By UDPS, CCR5-using variants were detected in 53/54 patients, irrespective of FPR values, and their intra-patient prevalence progressively increased by increasing the FPR obtained by V3 population-sequencing (rho = 0.75, p = 5.0e-8). Conversely, the intra-patient prevalence of CXCR4-using variants in the 54 patients analyzed progressively decreased by increasing the FPR (rho = -0.61; p = 9.3e-6). Indeed, no CXCR4-using variants were detected in 13/13 patients with FPR>60. They were present in 7/18 (38.8%) patients with FPR 20-60 (intra-patient prevalence range: 2.1%-18.4%), in 5/7 (71.4%) with FPR 10-20, in 4/6 (66.7%) with FPR 5-10, and in 10/10(100%) with FPR<5 (intra-patient prevalence range: 12.1%-98.1%).
FPR by V3 population-sequencing can predict the burden of CXCR4-using variants. This information can be used to optimize the management of tropism determination in clinical practice. Due to its low cost and short turnaround time, V3 population-sequencing may represent the most feasible test for HIV-1 tropism determination. More sensitive methodologies (as UDPS) might be useful when V3 population-sequencing provides a FPR >20 (particularly in the range 20-60), allowing a more careful identification of patients harboring CXCR4-using variants.
PLoS ONE 01/2013; 8(1):e53603. DOI:10.1371/journal.pone.0053603 · 3.23 Impact Factor
[Show abstract][Hide abstract] ABSTRACT: Background
We previously found that a very low geno2pheno false positive rate (FPR ≤2%) defines a viral population associated with low CD4 cell count and the highest amount of X4-quasispecies. In this study, we aimed at evaluating whether FPR ≤2% might impact on the viro-immunological response in HIV-1 infected patients starting a first-line HAART.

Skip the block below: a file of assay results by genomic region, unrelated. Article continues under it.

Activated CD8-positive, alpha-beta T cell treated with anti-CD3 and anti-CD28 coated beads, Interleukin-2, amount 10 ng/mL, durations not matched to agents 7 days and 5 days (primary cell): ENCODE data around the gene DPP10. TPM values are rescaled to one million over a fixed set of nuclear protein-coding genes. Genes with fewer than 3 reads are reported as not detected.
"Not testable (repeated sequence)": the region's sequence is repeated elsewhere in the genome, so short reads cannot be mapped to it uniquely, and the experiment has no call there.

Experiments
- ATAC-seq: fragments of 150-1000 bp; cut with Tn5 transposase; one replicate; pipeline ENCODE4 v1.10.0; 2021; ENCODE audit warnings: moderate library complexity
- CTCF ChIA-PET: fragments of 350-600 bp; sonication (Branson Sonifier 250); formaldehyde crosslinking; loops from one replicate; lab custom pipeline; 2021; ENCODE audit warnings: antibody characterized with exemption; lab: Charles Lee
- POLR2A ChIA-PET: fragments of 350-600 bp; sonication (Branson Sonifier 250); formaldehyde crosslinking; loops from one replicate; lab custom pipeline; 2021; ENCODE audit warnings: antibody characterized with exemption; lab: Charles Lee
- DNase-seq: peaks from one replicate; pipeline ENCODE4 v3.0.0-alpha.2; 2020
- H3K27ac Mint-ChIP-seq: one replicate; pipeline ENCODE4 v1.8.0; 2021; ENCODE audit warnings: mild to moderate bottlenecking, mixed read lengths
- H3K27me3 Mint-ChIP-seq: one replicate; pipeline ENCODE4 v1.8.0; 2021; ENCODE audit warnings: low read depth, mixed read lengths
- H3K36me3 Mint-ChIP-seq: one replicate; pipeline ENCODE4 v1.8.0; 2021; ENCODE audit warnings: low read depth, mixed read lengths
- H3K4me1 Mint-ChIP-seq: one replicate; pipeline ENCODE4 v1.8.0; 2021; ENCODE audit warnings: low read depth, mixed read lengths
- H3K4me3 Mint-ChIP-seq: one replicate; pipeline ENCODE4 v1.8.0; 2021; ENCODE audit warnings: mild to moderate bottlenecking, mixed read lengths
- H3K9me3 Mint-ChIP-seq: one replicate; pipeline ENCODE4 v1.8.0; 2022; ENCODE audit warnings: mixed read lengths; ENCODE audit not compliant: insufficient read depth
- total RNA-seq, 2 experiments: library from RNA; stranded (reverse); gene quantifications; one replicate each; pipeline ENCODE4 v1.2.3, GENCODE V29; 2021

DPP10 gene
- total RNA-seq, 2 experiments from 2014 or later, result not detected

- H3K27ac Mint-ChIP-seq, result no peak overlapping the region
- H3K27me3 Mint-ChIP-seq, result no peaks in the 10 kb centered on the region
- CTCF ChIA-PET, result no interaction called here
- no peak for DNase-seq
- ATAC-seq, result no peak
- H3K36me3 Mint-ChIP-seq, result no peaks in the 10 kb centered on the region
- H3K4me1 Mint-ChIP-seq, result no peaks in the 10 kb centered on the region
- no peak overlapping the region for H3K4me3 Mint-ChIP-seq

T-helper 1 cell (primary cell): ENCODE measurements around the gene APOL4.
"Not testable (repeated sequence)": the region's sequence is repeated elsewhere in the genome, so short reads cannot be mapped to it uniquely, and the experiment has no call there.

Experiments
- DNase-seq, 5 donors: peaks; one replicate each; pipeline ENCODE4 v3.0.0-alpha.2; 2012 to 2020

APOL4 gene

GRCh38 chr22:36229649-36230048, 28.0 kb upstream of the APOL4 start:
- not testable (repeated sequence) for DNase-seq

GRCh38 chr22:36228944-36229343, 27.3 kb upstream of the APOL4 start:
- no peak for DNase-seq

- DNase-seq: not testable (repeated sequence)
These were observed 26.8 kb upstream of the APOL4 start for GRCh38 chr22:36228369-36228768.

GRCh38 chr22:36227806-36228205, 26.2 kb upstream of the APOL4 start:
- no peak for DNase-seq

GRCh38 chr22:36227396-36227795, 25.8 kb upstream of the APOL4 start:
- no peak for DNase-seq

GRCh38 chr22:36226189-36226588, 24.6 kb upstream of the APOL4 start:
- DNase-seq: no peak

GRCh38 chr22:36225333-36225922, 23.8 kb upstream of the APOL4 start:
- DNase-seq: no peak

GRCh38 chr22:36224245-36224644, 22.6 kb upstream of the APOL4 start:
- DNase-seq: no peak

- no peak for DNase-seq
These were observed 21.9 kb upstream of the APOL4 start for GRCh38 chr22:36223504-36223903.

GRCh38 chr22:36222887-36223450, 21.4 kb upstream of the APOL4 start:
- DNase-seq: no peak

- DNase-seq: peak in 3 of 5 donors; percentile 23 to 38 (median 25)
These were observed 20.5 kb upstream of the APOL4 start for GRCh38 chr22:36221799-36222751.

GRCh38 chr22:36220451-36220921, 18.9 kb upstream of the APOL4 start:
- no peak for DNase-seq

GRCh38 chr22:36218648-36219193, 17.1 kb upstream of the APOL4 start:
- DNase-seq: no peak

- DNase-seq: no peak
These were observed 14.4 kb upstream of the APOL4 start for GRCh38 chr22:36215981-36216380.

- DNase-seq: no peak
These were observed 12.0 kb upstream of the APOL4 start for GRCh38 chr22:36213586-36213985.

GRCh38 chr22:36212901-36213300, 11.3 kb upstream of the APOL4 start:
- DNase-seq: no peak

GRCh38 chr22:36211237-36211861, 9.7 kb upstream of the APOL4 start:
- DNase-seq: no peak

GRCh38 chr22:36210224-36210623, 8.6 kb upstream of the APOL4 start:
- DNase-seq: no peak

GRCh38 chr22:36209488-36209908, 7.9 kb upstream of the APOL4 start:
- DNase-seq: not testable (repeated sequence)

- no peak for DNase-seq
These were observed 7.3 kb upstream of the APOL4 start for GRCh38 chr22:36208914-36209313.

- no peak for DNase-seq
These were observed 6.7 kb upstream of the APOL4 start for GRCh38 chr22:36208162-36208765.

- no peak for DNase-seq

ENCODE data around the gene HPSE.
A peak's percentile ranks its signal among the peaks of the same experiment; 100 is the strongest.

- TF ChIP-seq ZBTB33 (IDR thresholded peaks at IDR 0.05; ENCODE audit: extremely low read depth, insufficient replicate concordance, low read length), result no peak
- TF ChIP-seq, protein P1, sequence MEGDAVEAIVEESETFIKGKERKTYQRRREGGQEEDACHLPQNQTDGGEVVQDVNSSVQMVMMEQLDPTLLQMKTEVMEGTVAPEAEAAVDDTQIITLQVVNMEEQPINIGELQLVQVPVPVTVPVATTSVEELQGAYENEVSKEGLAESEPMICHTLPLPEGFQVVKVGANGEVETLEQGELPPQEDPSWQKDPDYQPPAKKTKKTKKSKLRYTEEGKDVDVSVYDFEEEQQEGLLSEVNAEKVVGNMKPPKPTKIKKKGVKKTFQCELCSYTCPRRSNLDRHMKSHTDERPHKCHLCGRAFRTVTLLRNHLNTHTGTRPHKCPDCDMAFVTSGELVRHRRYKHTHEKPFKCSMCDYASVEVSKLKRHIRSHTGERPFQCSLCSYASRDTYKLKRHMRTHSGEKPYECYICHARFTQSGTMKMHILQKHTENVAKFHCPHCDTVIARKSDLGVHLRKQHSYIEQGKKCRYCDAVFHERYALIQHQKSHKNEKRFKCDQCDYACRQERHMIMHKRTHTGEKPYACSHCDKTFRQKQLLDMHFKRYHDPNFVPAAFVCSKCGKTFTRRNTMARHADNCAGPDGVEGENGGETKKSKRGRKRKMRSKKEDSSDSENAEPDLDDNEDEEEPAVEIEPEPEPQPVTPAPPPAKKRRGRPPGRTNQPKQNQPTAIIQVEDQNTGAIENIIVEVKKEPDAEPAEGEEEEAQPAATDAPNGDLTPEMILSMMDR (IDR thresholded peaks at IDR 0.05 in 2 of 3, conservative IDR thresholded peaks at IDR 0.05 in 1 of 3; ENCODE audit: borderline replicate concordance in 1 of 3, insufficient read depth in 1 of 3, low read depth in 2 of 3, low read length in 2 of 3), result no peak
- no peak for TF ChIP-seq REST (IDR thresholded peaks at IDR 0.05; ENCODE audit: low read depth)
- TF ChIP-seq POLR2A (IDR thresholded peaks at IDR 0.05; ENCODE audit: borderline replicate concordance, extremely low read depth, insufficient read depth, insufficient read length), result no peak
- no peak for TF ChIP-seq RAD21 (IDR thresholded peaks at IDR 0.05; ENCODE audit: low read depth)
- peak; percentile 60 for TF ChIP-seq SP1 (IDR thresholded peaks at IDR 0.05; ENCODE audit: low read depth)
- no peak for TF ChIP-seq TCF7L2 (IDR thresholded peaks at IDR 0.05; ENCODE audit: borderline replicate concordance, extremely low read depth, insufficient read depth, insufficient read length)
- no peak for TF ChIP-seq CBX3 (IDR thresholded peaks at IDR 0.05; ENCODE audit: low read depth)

The analysis was performed on 305 HIV-1 B subtype infected drug-naïve patients who started their first-line HAART. Baseline FPR (%) values were stratified according to the following ranges: ≤2; 2–5; 5–10; 10–20; 20–60; >60. The impact of genotypically-inferred tropism on the time to achieve immunological reconstitution (a CD4 cell count gain from HAART initiation ≥150 cells/mm3) and on the time to achieve virological success (the first HIV-RNA measurement <50 copies/mL from HAART initiation) was evaluated by survival analyses.
Overall, at therapy start, 27% of patients had FPR ≤10 (6%, FPR ≤2; 7%, FPR 2–5; 14%, FPR 5–10). By 12 months of therapy the rate of immunological reconstitution was overall 75.5%, and it was significantly lower for FPR ≤2 (54.1%) in comparison to other FPR ranks (78.8%, FPR 2–5; 77.5%, FPR 5–10; 71.7%, FPR 10–20; 81.8%, FPR 20–60; 75.1%, FPR >60; p = 0.008). The overall proportion of patients achieving virological success was 95.5% by 12 months of therapy. Multivariable Cox analyses showed that patients having pre-HAART FPR ≤2% had a significant lower relative adjusted hazard [95% C.I.] both to achieve immunological reconstitution (0.37 [0.20–0.71], p = 0.003) and to achieve virological success (0.50 [0.26–0.94], p = 0.031) than those with pre-HAART FPR >60%.
Beyond the genotypically-inferred tropism determination, FPR ≤2% predicts both a poor immunological reconstitution and a lower virological response in drug-naïve patients who started their first-line therapy. This parameter could be useful to identify patients potentially with less chance of achieving adequate immunological reconstitution and virological undetectability.
PLoS ONE 08/2014; 9(8):e105853. DOI:10.1371/journal.pone.0105853 · 3.23 Impact Factor